These are averaging around 1/10th of a second accuracy. For mass start events, these are just fine. But if you have an elite category in your race, or a measured course where you expect records to be set, you are going to want those athletes wearing active transponders or backing up your finish with an approved photo system.

Passive transponders for cycling: 

These can vary from from 1/10th (.1) of a second to 2/100th (.02) accuracy. They are typically used for mass start events at slower speeds (less then 15mph). Again, fine for mass start events, but not accurate enough for time trial events. What we mean by time trial events are events where the rider is racing against the clock where a measured start time happens such as on the road, a downhill mountain bike race, or an enduro type event.

Active transponders:

There are several of these available and their accuracy is averaging around 1/100th (.01) of a second. These are the ones that you wear on an ankle or attached to a bike frame. They are also more accurate at higher speeds (around 45mph). You might see these more in time trial type events or at multi stage or multi sport events.

Moto transponders:

These are active transponders that work at much higher speeds with higher accuracy. These average around 1/1000 (.001) of a second at speeds averaging up to 150mph. These are typically found in race cars or motorcycles but are finding their way more and more into road bicycling events because of their accuracy.

With transponders, it’s still critical to have some type of back up system. Even something as easy as a person with a clipboard writing numbers down or reading them into their phone or a tape recorder is better than nothing if the elements conspire against you.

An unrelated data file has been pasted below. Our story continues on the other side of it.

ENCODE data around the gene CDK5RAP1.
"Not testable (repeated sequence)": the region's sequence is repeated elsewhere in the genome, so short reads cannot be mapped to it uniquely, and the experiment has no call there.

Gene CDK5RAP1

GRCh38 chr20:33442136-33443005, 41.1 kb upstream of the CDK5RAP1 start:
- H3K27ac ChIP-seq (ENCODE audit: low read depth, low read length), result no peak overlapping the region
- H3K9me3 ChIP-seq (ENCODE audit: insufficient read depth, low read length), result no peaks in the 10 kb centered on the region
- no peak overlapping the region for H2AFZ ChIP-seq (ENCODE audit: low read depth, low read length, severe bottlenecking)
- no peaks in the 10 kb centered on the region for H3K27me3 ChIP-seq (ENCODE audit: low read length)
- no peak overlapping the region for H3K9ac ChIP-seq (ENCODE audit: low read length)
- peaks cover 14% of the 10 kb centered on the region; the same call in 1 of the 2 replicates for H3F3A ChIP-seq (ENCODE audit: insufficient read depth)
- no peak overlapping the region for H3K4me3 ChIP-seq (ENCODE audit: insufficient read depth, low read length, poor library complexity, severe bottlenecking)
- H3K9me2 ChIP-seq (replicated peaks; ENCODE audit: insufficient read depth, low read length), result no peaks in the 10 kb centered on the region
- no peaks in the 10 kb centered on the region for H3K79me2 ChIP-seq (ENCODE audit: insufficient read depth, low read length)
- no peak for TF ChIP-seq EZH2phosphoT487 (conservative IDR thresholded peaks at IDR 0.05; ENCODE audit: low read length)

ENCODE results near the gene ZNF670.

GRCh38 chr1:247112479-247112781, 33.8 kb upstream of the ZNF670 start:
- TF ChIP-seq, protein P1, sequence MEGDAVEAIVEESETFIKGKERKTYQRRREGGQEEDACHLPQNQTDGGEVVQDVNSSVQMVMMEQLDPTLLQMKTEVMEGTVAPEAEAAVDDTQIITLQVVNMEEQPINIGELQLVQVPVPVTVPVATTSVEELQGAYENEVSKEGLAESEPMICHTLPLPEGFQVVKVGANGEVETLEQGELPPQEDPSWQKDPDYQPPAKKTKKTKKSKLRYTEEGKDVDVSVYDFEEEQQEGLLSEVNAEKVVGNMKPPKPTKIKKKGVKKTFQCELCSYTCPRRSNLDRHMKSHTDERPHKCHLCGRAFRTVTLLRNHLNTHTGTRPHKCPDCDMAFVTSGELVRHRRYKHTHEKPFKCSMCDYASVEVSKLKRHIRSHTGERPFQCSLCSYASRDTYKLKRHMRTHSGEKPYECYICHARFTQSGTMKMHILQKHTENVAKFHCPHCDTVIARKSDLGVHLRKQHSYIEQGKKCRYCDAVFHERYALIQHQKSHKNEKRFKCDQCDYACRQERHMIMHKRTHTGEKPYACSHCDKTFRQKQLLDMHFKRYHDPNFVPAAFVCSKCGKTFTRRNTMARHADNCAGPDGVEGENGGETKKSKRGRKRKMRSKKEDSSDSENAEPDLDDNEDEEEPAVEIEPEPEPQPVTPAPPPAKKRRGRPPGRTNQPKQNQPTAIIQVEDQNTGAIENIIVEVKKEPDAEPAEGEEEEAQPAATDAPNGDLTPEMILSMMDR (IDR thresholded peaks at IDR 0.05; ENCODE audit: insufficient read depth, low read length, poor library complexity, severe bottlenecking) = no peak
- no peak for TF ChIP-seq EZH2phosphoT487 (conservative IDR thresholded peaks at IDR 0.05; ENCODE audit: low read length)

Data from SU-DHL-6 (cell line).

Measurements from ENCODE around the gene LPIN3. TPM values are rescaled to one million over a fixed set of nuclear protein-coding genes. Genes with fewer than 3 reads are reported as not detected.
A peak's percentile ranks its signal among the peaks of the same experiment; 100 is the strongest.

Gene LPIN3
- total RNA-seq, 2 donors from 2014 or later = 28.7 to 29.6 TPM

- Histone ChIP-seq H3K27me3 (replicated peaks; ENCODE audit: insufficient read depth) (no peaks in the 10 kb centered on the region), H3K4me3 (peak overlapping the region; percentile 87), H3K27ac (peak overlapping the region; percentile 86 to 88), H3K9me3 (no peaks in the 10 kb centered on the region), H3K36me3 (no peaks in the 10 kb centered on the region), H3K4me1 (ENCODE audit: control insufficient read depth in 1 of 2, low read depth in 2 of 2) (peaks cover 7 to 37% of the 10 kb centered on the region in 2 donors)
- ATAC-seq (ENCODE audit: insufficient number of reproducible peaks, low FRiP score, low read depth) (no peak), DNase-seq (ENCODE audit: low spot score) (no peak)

Determining result precision.

Based on the above datum, it is becoming critical that NGBs recognize what system limitations are and apply limits to those for scoring purposes. We have seen timing companies who don’t understand the limits of their system, apply a maximum accuracy to their results – even when it is not possible.

Why not use the maximum accuracy of my system?

Quite simply, it’s because it is a man-made system There is enough variance in that last digit that it makes it impossible to accurately use the complete precision of your timing system. So even though sports like ski racing and bob sleigh utilize precision quartz clocks that can time to the 1/10,000 (or better), these sports realize the variability and only time to the 1/100th or 1/1000th as their precision.

Where should we go from here?

Maximum precision of results should be enacted as a fair way to generate results so that event promoters, officials, and especially athletes, know what to expect. This leaves the responsibility of understanding the limits of every system to the the NGB that determines the maximum precision and makes it easier for the folks on the ground. Since we are not recommending a brand, we feel that this is an unbiased and fair recommendation to take into consideration.


• Hand timing: no greater than 1/10th (.1) of a second
• Passive transponders: no greater than 1/100 (.01) of a second. Not recommended for time trial events without an approved photo system
• Active transponders: no greater than 1/100 (.01) of a second. Photo system suggested for mass start events.
• Moto Transponders: no greater than 1/1000 (.001) of a second.
• Line Scan Camera Systems: no greater than 1/1000 (.001) of a second
• Other Camera systems: no greater than 1/100 (.01) of a second
• Photocells at the start and finish: No greater than 1/1000 (.001)
• Photocells at the finish only: No greater than 1/100 (.01) if used at the finish only

Questions or Comments? Go ahead and drop us a line info at cjtiming dot com or give us a call. 970.728.0251. We’ve got 25 years of timing experience from fun runs to the Olympic Games. Check out some of the technology we use HERE.